A Middle Eastern pantry is always equipped with plenty of spices, dried herbs and an array of pickled and preserved food items. Here’s what you shouldn’t be without:

The names are written in English, followed by the transliteration of the ARABIC word (using Latin alphabet/Numbers to represent Arabic sounds) and the followed by the Arabic spelling.


Aniseed:Yansoon: يانسون
Has a sweet flavor, the seeds are boiled in hot water like tea to make a drink. Mainly it is used for medicinal purposes, but is a staple in the kitchen. The flavor is similar in flavor to licorice, fennel seed and tarragon.
Cardamom: Hal: حب الحال
A very strong and aromatic spice that tastes like nothing else. In the Middle East this spice is used on desserts and in coffee and tea. It is the third most expensive spice by weight in the world.
Cinnamon: ‘Urfa: قرفة
A strong and fine spice that is common around the world, in Middle Eastern cooking it is found in the main meat dishes, desserts and even breakfast. It is common to have scrambled eggs with some cinnamon dusted over top for the perfect finish.
Cloves: Krunful: قرنفل
Cloves have a very strong flavor and are used in small quantities usually. They are dried flower buds and used to add flavor to meat dishes.
Cumin: Kamoon: كمون
A common spice originating from Egypt and used mostly in it’s ground form. It comes from a seed that is first toasted to bring out it’s spicy and tangy flavor. Used for main and side dishes, and is the star of the common breakfast dish called Msabaha or Balila.
Kaik Spice: بهارات الكعك
A mixture of anise, cloves, nutmeg, cinnamon, mahlab, sesame seeds and just a hint of black caraway seed
Mahlab: محلب
A spice cultivated from the inside of the St.Lucie Cherry seed stones. It has a taste comparable to bitter almonds with cherry notes.
Saffron: Zaafaran: زعفران
This is a dried stigma coming from a flower and gives a beautifully unique and aromatic flavor to savory foods. Saffron is primarily used in Iran and generally used in rice based dishes. It is the worlds most expensive spice because its cultivation is laborious.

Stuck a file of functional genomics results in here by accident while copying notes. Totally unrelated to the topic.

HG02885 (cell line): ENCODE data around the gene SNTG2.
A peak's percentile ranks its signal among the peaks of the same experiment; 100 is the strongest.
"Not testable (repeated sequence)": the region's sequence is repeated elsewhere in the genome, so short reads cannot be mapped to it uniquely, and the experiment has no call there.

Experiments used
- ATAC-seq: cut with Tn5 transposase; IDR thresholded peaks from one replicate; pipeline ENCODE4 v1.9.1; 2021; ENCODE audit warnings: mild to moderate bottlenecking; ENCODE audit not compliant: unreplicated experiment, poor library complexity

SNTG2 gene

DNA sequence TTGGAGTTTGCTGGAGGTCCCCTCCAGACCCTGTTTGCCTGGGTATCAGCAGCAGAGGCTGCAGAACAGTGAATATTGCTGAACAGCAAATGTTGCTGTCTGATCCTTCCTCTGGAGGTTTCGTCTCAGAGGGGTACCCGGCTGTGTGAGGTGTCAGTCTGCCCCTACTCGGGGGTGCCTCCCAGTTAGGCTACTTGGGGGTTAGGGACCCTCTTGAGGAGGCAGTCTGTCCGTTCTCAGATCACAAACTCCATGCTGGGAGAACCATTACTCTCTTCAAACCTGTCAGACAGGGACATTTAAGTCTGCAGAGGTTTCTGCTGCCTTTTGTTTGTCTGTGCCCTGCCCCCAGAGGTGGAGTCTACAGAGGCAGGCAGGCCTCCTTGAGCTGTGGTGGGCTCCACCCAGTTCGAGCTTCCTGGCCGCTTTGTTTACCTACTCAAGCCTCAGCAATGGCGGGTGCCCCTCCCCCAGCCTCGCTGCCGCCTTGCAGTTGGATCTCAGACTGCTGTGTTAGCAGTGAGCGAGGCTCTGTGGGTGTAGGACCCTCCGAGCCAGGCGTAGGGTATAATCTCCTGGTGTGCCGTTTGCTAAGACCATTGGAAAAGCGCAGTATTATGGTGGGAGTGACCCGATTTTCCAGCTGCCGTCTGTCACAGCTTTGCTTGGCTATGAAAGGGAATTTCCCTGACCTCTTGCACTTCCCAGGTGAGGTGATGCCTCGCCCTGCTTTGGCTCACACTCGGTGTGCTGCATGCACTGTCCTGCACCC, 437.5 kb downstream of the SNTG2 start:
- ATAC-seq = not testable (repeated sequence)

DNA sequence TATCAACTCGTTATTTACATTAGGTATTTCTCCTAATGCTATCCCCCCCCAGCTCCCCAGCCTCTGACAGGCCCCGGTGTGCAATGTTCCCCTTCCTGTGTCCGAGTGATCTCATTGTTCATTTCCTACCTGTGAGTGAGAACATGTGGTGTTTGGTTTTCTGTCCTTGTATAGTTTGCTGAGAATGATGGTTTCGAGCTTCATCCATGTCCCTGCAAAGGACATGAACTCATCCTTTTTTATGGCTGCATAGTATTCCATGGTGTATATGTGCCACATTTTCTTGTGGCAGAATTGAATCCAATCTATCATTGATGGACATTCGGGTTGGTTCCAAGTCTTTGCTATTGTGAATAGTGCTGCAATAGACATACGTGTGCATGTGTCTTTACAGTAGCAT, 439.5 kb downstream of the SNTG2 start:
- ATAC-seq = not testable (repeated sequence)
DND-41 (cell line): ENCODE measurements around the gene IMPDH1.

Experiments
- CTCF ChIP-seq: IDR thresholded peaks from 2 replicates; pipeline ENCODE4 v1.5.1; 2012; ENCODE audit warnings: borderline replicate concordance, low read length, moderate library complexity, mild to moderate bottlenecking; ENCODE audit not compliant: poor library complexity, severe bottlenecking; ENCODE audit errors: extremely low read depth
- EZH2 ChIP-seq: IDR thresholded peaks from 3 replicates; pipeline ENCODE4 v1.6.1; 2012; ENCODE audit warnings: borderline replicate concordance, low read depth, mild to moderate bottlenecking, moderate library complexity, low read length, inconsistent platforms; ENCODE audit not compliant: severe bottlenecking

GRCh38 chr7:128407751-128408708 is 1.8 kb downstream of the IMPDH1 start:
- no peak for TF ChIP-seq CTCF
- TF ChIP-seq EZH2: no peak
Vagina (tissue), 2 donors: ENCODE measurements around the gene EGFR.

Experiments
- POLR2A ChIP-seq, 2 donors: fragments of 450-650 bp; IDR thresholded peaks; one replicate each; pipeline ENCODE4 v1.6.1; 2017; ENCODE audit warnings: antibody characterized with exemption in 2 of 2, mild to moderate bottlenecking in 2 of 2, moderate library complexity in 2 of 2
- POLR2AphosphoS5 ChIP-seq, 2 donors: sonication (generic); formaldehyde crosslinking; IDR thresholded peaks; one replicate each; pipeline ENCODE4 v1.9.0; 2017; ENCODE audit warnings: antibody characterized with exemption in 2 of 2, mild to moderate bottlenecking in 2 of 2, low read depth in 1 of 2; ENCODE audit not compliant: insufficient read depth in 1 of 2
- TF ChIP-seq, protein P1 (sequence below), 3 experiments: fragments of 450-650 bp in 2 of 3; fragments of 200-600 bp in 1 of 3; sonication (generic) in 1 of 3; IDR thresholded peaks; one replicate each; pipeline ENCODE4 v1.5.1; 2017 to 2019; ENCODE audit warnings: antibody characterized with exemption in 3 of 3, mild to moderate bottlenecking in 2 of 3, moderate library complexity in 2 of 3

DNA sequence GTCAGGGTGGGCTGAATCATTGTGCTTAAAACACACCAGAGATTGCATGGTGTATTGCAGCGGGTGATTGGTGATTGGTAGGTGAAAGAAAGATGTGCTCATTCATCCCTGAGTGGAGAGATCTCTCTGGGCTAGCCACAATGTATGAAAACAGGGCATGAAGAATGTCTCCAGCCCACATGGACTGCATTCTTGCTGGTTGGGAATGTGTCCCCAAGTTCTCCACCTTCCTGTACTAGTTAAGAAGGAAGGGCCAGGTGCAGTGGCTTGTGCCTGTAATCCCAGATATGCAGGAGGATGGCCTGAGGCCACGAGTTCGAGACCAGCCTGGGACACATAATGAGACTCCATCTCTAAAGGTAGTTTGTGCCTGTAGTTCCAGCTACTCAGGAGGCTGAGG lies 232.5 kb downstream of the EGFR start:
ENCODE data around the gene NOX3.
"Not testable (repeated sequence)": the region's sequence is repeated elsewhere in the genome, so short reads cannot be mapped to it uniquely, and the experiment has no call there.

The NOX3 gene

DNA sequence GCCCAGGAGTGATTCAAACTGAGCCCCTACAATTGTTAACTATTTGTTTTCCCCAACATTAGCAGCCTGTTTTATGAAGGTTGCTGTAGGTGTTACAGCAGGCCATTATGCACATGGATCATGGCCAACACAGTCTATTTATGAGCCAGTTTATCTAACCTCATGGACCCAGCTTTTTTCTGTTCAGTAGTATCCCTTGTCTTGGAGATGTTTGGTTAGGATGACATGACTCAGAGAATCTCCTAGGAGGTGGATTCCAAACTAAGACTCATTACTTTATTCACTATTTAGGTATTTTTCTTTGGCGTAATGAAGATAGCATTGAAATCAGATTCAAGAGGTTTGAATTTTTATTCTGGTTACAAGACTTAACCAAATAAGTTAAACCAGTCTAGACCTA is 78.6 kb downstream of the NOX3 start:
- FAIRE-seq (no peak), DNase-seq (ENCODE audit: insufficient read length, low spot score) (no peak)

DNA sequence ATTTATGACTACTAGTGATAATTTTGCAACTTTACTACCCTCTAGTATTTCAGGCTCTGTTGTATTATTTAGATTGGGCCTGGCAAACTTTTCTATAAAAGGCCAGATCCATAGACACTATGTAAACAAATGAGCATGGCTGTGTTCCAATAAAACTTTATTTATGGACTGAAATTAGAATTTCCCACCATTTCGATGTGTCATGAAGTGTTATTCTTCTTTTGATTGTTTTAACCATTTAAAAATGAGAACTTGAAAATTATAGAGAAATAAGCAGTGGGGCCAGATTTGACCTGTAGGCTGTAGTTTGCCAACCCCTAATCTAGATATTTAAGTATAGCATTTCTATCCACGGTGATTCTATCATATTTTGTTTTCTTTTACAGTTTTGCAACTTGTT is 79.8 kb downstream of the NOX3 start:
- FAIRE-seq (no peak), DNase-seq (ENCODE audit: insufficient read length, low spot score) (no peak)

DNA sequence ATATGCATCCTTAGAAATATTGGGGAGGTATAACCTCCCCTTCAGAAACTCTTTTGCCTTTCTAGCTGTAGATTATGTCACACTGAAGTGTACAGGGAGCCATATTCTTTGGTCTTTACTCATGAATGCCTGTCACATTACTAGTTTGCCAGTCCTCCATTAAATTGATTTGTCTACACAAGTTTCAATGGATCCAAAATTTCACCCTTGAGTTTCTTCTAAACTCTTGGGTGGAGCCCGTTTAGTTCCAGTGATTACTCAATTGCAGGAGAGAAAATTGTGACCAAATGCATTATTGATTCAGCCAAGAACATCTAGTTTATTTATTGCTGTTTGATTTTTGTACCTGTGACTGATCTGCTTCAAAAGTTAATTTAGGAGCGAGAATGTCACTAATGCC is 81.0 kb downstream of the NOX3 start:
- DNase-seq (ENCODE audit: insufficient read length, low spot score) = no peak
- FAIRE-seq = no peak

Seven Spices: Sabeh Bharat: سبع بهارات
A mixture of spices used in most main dishes in Middle Eastern cooking.
Sumac: Summaq: سماق
A sour spice that comes from the sumac shrub, which is dried and ground yielding a deep red color. It gives a lemony taste and is used in salads, main dishes, side dishes and breakfast.
Turmeric: 3e2deh Safra: عقده صفراء
A bright yellow spice used in it’s ground form, it is a staple spice in our kitchens and one of our favorite Lebanese desserts is made using this spice – Sfouf!

Dried & Fresh Herbs:

Coriander: Kezebrah: كزبرة
Mint: Na3na3: نعنع
Oregano: Zaatar Akhdar: زعتر أخضر
Parsely: Bakdounis: بقدونس
Thyme: Zaatar: زعتر

Pickeled & Perserved:

Makdous: مكدوس
Baby Eggplants stuffed with walnuts and peppers preserved in oil.
Pickled Turnips: Kabees Lefet: كبيس لفت
Turnips cut in a thick julienne and pickled in vinegar with a small piece of of a red beet root to give them their pink color.

What else should you have?

Chickpeas: Hummus: حمص
Extra Virgin Olive Oil: Zet Zaytoon: زيت زيتون
Fava Beans: Foul: فول
Garlic: Thoom: ثوم
Lemon: Hamud: حامض
Lentils: Aadas: عدس
Sesame Seed Paste: Tahini:
Bulgur Wheat: Borghol:
Pomegranate Molasses: Rub Al Romman: رب الرمان
Rose Water: Ma2 Al Ward:
ماء الورد
Orange Blossom Water: Ma2 Al Zaher:
ماء الزهر

Nuts & Seeds:

Sesame Seeds: Sumsum: سمسم
Pine Nuts: Snoobar: صنوبر
Almonds: Loz: لوز
Walnuts: Joz: جوز
Shredded Coconut: Joz el Hind: جوز الهند
Pistachios: Festo2: فستق


Leave a Reply

Fill in your details below or click an icon to log in:

WordPress.com Logo

You are commenting using your WordPress.com account. Log Out / Change )

Twitter picture

You are commenting using your Twitter account. Log Out / Change )

Facebook photo

You are commenting using your Facebook account. Log Out / Change )

Google+ photo

You are commenting using your Google+ account. Log Out / Change )

Connecting to %s